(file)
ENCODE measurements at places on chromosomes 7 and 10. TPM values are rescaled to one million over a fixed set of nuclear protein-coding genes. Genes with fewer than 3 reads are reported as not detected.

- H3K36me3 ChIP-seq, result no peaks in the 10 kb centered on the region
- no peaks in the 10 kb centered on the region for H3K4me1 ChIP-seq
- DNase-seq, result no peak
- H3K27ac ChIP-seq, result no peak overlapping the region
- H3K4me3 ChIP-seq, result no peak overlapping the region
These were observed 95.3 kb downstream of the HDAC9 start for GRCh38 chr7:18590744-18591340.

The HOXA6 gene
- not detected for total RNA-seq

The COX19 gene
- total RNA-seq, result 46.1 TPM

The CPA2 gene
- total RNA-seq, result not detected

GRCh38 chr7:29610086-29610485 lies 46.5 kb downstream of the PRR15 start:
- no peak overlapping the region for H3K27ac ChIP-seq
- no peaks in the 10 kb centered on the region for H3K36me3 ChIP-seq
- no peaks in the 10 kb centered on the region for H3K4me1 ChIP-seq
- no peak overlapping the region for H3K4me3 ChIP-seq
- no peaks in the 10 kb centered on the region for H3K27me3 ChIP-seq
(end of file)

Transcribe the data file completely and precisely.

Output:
ENCODE measurements at places on chromosomes 7 and 10. TPM values are rescaled to one million over a fixed set of nuclear protein-coding genes. Genes with fewer than 3 reads are reported as not detected.

- H3K36me3 ChIP-seq, result no peaks in the 10 kb centered on the region
- no peaks in the 10 kb centered on the region for H3K4me1 ChIP-seq
- DNase-seq, result no peak
- H3K27ac ChIP-seq, result no peak overlapping the region
- H3K4me3 ChIP-seq, result no peak overlapping the region
These were observed 95.3 kb downstream of the HDAC9 start for GRCh38 chr7:18590744-18591340.

The HOXA6 gene
- not detected for total RNA-seq

The COX19 gene
- total RNA-seq, result 46.1 TPM

The CPA2 gene
- total RNA-seq, result not detected

GRCh38 chr7:29610086-29610485 lies 46.5 kb downstream of the PRR15 start:
- no peak overlapping the region for H3K27ac ChIP-seq
- no peaks in the 10 kb centered on the region for H3K36me3 ChIP-seq
- no peaks in the 10 kb centered on the region for H3K4me1 ChIP-seq
- no peak overlapping the region for H3K4me3 ChIP-seq
- no peaks in the 10 kb centered on the region for H3K27me3 ChIP-seq